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Today some more details were revealed on the anticipated Mac Version of Cydia, that we showed you guys a few days ago. The details came from a tech website called arstechnica, who have revealed some much needed information about this Mac version of Cydia from Cydia’s creator Saurik.
Before we dive into talking about this new mac version of Cydia however, we are going to talk a little bit about Cydia itself and how it functions. First of all it is important to understand the difference between the official App Store and Cydia (as this relates to a lot of speculation that is going on about the Mac version of Cydia). A lot of people who are new to the jailbreaking community see Cydia as an entity that is trying to compete with the official app store and this is deffinately not the case. As Saurik points out Cydia actually contains only 4 real applications… the rest are tweaks which modify specific built in functions on your iDevice.
Examples of such tweaks would be SB-Settings and Winterboard. These tweaks, are based on a framework called MobileSubstrate. This framework makes it relatively easy to install and update such tweaks; and having such a framework makes it a lot easier for developers to built them. As Cydia and the jailbreaking world is so reliant on this framework, it will also be a crucial part of the Mac OSX version of Cydia…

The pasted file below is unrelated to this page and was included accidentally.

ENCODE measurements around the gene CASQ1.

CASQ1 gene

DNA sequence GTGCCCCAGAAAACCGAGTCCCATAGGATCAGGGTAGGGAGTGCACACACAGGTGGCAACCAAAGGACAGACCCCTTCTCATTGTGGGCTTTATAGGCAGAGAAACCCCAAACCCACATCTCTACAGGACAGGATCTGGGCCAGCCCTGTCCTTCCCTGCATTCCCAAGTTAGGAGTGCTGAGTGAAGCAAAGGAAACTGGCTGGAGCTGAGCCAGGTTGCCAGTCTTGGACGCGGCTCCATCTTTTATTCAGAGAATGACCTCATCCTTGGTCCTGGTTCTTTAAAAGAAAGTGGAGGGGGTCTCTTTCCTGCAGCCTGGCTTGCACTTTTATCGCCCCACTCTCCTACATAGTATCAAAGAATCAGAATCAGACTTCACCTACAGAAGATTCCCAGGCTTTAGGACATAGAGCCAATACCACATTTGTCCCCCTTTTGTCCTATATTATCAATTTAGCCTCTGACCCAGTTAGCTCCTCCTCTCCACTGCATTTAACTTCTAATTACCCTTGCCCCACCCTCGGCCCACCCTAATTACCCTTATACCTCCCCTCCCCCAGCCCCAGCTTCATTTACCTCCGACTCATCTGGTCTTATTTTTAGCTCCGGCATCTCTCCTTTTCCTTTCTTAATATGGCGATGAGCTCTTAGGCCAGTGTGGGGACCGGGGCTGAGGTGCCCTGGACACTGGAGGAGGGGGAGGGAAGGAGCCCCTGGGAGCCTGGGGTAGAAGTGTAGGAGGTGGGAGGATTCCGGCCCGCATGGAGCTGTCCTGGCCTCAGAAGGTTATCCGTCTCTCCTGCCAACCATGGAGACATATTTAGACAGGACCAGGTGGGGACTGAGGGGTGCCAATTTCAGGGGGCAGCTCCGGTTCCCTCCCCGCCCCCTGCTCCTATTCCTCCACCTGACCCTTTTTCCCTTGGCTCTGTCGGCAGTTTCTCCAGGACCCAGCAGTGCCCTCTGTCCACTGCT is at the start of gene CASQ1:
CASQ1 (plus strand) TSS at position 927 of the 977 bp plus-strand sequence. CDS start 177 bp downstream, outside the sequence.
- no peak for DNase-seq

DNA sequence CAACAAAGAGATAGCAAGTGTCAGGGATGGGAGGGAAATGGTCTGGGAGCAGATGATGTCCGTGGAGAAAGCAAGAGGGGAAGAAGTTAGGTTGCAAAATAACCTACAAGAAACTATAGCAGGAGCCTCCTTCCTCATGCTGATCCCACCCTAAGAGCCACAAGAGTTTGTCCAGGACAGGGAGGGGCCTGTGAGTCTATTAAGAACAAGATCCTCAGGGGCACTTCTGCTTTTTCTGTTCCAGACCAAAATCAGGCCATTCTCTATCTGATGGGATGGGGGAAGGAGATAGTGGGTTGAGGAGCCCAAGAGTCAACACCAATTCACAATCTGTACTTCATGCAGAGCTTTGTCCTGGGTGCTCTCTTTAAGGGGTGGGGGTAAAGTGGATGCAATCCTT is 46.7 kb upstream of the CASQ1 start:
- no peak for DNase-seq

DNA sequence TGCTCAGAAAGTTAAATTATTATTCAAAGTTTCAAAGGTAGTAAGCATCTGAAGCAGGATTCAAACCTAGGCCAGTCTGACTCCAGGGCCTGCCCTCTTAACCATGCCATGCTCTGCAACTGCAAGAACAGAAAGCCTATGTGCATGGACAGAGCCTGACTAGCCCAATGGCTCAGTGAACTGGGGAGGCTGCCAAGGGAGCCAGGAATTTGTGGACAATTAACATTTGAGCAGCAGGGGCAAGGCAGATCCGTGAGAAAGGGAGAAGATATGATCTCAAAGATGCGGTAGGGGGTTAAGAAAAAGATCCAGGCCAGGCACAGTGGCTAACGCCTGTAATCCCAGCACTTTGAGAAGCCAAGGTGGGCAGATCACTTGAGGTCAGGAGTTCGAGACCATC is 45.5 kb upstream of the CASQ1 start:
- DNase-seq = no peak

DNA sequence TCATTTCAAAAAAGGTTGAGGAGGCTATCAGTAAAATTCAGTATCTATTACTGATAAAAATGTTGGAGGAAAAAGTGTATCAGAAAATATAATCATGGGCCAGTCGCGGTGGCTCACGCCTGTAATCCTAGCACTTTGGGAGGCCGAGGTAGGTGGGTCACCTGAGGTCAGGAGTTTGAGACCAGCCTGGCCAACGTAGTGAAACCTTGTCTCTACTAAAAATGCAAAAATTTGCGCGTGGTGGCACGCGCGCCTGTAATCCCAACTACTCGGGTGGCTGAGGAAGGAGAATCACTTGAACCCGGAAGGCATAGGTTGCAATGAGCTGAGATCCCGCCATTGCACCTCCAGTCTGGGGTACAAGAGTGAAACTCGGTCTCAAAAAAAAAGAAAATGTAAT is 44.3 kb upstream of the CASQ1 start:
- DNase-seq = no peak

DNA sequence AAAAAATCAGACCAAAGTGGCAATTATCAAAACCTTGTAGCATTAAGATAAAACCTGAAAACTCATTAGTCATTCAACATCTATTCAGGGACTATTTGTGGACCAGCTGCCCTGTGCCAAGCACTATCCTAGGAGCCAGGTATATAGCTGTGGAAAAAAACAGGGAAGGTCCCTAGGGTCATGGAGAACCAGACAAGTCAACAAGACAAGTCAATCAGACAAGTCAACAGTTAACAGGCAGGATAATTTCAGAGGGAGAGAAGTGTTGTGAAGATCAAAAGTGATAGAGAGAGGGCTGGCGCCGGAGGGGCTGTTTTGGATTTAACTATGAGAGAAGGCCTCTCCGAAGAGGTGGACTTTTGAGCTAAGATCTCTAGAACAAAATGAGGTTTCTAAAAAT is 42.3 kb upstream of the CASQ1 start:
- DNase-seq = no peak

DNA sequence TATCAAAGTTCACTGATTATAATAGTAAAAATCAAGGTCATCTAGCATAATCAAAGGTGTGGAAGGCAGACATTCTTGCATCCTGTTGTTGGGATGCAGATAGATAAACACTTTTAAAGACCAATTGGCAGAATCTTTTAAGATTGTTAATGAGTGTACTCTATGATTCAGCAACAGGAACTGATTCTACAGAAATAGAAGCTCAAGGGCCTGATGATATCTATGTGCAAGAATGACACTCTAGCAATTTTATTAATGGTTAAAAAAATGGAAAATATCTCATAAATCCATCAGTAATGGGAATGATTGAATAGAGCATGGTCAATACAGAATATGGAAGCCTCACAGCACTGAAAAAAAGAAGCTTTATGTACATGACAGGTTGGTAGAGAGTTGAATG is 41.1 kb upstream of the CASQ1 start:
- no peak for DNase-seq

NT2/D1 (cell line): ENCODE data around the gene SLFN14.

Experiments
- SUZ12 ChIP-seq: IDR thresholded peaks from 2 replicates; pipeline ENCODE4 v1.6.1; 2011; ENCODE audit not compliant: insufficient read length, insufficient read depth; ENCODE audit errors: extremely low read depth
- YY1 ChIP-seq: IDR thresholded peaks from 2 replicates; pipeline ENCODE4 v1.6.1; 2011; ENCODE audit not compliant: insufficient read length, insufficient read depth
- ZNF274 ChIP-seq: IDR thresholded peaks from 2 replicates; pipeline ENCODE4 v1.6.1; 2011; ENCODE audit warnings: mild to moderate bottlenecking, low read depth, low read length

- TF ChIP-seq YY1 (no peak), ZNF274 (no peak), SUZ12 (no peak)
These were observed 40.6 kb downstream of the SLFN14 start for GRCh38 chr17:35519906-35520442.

Saurik goes onto saying the following:
Freeman created a new version of MobileSubstrate which he dubbed “CydiaSubstrate.” This new version can run on both iOS as well as Mac OS X on the desktop. “Just like you can make all these modifications on the iPhone, you can make these same modifications on the desktop,” Freeman said. “Until now, there has never been a way to easily install modifications to the system or third-party applications, as well as keep them updated.”
Such hacks are technically possible via command line tools, hex editing, or other techniques. But such hacks can be difficult to maintain, and generally require some programming knowledge to keep from breaking.
Developers who want to offer users some way to change how Mac OS X behaves—such as adding menu bars on more than one monitor, for instance—could use CydiaSubstrate to build the mod and distribute the resulting software via Mac Cydia.
As you can see this new CydiaSubstrate is almost like when Apple introduced the iOS firmware. They created a piece of software that would be compatible with all of their future devices, and this is exactly what Saurik has done.
Saurik was also quick to point out that just like the iOS Cydia, it’s goal is not to compete with the upcoming Apple Mac Store, but to offer users a wide variety of tweaks to modify the way their computer runs. He hopes that his upcoming project will be a big hit, and hopes to have it released in the next few weeks.